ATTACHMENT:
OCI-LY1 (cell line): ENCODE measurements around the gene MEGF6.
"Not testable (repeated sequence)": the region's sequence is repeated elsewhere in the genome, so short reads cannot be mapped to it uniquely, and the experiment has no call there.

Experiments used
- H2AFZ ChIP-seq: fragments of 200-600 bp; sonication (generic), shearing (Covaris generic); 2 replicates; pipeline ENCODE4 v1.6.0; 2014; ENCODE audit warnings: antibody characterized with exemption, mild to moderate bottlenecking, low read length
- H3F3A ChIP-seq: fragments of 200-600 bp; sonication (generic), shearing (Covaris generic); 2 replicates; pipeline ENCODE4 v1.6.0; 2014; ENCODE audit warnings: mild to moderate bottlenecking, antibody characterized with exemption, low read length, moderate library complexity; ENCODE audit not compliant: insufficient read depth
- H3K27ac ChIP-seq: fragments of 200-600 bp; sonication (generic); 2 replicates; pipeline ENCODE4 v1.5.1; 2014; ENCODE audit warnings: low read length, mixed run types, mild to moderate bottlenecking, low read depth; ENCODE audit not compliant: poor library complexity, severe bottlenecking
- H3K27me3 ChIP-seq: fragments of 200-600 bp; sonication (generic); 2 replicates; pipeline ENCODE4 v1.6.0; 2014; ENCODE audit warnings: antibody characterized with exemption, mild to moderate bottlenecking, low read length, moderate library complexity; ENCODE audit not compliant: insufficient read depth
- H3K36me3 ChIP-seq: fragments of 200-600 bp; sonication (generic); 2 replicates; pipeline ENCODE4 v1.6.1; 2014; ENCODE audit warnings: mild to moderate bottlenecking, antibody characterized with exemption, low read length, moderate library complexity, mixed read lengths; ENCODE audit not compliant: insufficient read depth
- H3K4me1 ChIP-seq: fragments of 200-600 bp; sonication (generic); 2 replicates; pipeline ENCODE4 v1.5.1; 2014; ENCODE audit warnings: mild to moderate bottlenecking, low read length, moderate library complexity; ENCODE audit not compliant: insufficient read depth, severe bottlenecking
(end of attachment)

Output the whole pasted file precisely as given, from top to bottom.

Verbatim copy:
OCI-LY1 (cell line): ENCODE measurements around the gene MEGF6.
"Not testable (repeated sequence)": the region's sequence is repeated elsewhere in the genome, so short reads cannot be mapped to it uniquely, and the experiment has no call there.

Experiments used
- H2AFZ ChIP-seq: fragments of 200-600 bp; sonication (generic), shearing (Covaris generic); 2 replicates; pipeline ENCODE4 v1.6.0; 2014; ENCODE audit warnings: antibody characterized with exemption, mild to moderate bottlenecking, low read length
- H3F3A ChIP-seq: fragments of 200-600 bp; sonication (generic), shearing (Covaris generic); 2 replicates; pipeline ENCODE4 v1.6.0; 2014; ENCODE audit warnings: mild to moderate bottlenecking, antibody characterized with exemption, low read length, moderate library complexity; ENCODE audit not compliant: insufficient read depth
- H3K27ac ChIP-seq: fragments of 200-600 bp; sonication (generic); 2 replicates; pipeline ENCODE4 v1.5.1; 2014; ENCODE audit warnings: low read length, mixed run types, mild to moderate bottlenecking, low read depth; ENCODE audit not compliant: poor library complexity, severe bottlenecking
- H3K27me3 ChIP-seq: fragments of 200-600 bp; sonication (generic); 2 replicates; pipeline ENCODE4 v1.6.0; 2014; ENCODE audit warnings: antibody characterized with exemption, mild to moderate bottlenecking, low read length, moderate library complexity; ENCODE audit not compliant: insufficient read depth
- H3K36me3 ChIP-seq: fragments of 200-600 bp; sonication (generic); 2 replicates; pipeline ENCODE4 v1.6.1; 2014; ENCODE audit warnings: mild to moderate bottlenecking, antibody characterized with exemption, low read length, moderate library complexity, mixed read lengths; ENCODE audit not compliant: insufficient read depth
- H3K4me1 ChIP-seq: fragments of 200-600 bp; sonication (generic); 2 replicates; pipeline ENCODE4 v1.5.1; 2014; ENCODE audit warnings: mild to moderate bottlenecking, low read length, moderate library complexity; ENCODE audit not compliant: insufficient read depth, severe bottlenecking